My opinion of him has really gone down recently. I suppose his staying on with Obama made me think he was, well, something better than your average neocon. But no, turns out he’s the same kind of asshole whining about Obama’s lack of manliness, even as he offers no suggestions other than what Obama’s already doing.

    Love the dig at the American people, too. “This one of these things those yokels, God bless ’em, just don’t understand.”

  30. 30
    MomSense says:

    @John S.: @Juju:

    The reality of Obama is that he is smarter than his Republican and media critics. The fictional Obama that they create is just the strangest thing and says more about their own insecurities and issues. He is this affirmative action never worked a day in his life teleprompter dependent empty suit elitist mastermind destroying our constitution and way of life with his tyrannical government take over using Soros money to usher all the gun owning defenders of our liberties into FEMA camps.

    Part of why that response to Karl was so cathartic is because we have been listening to all this blathering about Romney being right, and spin about leadership and how Reagan would have controlled the situation and the President just destroyed the whole mess. I was arguing like a crazy person with my tv on Sunday morning and wondering why Bob Schieffer just let all that BS go unchallenged. I wonder at what point exactly Karl realized that he looked like an arse.

  31. 31
    Citizen_X says:

    @RuhRow_Gyro:

    I think the ‘leadership’ alluded to in the piece means the Americans president not exhibiting Beta behavior (shrugging shoulders, looking down) whenever in the presence of the Russian president.

    Obama needs to rip his shirt off n’ wrassle a gator.

  32. 32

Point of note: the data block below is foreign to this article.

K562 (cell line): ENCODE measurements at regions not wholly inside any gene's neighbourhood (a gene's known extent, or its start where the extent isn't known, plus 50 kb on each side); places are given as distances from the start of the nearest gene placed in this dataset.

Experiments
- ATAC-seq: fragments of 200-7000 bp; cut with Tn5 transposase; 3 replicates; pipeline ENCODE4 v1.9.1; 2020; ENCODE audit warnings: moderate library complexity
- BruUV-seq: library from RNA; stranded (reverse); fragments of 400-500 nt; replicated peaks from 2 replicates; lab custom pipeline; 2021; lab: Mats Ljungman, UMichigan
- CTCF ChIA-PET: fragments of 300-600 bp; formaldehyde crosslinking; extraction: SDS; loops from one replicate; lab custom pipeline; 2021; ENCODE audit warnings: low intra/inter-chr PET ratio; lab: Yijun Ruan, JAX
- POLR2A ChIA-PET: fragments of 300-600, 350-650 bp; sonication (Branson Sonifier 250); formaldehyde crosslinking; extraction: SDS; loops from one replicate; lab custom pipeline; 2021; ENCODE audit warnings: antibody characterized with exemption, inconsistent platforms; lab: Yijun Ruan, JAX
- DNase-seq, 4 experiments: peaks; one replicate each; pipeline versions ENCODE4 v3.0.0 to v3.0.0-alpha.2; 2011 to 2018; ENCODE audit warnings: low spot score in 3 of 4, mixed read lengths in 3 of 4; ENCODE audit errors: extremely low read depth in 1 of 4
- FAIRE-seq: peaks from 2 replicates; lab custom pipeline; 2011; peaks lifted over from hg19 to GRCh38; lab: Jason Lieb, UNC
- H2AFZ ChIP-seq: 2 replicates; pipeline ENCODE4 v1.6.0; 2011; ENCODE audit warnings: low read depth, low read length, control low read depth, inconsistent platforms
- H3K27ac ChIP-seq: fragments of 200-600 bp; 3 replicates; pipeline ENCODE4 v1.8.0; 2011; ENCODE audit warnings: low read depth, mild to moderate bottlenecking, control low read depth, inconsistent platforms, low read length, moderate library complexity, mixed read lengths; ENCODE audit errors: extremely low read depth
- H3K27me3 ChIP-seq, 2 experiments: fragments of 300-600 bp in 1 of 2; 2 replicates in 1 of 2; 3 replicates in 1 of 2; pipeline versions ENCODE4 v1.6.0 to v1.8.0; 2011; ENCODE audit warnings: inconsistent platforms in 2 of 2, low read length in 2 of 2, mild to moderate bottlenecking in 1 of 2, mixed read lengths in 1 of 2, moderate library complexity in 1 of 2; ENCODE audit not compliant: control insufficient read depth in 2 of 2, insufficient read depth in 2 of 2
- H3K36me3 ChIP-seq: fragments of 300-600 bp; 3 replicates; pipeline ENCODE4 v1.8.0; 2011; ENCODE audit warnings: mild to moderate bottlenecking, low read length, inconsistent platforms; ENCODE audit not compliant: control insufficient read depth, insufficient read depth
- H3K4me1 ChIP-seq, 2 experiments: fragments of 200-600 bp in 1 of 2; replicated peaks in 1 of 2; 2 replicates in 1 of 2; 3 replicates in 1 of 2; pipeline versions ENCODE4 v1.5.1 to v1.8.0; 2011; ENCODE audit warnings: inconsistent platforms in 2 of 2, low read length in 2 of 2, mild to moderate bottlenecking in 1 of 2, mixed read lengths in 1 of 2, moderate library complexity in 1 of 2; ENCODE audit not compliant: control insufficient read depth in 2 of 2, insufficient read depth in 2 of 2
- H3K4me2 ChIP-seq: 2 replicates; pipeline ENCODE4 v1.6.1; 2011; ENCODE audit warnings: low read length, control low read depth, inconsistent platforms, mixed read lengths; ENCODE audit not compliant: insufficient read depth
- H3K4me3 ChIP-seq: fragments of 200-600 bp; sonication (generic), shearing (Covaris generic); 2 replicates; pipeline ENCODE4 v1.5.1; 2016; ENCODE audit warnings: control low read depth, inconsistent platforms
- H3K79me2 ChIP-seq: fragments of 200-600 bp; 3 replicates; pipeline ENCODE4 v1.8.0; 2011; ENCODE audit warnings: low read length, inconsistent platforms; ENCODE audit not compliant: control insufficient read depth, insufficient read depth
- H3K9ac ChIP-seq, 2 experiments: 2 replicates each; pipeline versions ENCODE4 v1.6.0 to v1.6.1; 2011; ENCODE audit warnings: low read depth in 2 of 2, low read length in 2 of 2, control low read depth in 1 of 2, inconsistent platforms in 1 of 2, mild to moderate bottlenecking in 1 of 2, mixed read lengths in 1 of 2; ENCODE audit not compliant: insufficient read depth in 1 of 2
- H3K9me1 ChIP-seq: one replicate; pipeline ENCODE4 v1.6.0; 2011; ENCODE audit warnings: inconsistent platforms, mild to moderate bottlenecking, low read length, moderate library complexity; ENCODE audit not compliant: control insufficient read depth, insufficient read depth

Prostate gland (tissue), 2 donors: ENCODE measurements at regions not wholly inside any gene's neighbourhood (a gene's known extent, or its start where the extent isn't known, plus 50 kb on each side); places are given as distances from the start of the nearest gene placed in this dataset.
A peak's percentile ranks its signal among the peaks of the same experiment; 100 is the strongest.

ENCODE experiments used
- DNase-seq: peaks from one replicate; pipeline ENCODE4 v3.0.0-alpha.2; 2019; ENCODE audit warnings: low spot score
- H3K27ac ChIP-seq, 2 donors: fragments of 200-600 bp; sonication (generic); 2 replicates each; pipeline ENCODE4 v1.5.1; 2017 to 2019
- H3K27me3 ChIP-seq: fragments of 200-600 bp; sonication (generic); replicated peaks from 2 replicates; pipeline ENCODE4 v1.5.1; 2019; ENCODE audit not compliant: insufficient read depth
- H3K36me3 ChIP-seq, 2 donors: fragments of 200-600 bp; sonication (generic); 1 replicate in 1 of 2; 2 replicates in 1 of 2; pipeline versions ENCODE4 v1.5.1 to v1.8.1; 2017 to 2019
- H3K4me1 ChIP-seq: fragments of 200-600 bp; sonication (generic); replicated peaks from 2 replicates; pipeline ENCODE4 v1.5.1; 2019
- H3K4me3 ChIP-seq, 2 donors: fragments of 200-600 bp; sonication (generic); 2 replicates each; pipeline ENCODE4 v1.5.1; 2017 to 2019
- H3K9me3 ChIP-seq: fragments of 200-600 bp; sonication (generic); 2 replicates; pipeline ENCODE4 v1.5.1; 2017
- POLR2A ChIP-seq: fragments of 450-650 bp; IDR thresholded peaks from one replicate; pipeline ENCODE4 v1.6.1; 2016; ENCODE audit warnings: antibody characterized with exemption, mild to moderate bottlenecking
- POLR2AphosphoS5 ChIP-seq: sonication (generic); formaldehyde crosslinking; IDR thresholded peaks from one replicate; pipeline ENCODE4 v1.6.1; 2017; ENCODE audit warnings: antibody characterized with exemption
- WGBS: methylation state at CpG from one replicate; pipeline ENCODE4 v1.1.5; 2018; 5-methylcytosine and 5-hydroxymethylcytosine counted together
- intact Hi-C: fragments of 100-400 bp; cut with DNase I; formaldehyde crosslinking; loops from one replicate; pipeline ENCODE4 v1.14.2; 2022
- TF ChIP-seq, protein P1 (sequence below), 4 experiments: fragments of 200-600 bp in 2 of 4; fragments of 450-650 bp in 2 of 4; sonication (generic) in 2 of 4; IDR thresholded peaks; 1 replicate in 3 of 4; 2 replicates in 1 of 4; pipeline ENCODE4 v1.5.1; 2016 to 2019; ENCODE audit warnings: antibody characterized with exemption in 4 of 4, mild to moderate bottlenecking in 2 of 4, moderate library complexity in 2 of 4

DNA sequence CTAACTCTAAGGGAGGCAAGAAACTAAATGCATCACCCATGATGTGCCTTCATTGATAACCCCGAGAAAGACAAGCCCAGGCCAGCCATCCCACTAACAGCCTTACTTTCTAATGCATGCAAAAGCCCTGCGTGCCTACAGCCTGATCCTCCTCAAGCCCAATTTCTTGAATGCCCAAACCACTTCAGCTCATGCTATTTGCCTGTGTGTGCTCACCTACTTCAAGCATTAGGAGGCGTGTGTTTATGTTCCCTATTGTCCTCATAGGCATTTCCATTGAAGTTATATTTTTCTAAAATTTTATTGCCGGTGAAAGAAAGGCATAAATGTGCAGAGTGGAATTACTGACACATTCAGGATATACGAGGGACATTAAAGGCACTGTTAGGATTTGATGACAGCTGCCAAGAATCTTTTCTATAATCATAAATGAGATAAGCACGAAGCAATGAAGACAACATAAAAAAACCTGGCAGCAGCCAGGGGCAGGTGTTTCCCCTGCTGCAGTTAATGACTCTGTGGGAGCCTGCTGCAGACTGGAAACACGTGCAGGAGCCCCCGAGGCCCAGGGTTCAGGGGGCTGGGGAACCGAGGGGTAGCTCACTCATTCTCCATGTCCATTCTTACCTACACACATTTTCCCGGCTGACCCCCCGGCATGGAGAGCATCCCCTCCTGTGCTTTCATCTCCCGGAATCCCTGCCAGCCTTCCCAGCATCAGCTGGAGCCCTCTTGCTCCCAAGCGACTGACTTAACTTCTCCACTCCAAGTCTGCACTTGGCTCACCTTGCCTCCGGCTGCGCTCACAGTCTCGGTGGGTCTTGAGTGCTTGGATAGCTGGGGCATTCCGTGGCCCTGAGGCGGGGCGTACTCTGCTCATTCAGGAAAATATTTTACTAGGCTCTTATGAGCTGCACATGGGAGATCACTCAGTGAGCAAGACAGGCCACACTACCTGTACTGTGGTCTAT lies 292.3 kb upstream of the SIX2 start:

Chris says:

    @Betty Cracker:

    Nah, “leadership” consists simply of “being a Republican.” Obama could mirror-image every bit of Bush’s actions, speeches and body language and they’d find a reason not to like it. “He’s acting like a Chicago thug! No wonder the world doesn’t respect us!” Etc.

  33. 33
    ice weasel says:

    Gates, it needs to be said, is a tremendous douchebag.

  34. 34
    MattF says:

    @MomSense: I’ve always been boggled by the right-wing image of Obama. Let’s say, for the sake of argument, that it’s one-third not-very-well-repressed racism and one-third flat-out resentment. The remaining third still doesn’t make any sense or match with actual reality. It’s a malevolent fairy tale– possibly comforting for winger babies, but really just wish-fulfillment.

  35. 35
    Ben Cisco says:

    I read the Gates piece because I wanted to see what he thought we ought to do in Crimea.

    Passive-aggressively bitch about President Obama while offering nothing of substance. SSDD.

  36. 36
    jomike says:

    This is the kind of “leadership” that is mentioned with reverence at keynotes at motivational seminars or sales conferences. It’s some kind of magic fairy dust that’s sprinkled on plans that don’t make sense without some loud clapping and flashy powerpoints.

    Hmm, he’d better follow up soon with a vague whinge aimed at the GOP. The Centrist Wise Head image won’t maintain itself, y’know. Fair and balanced!

  37. 37
    Ben Cisco says: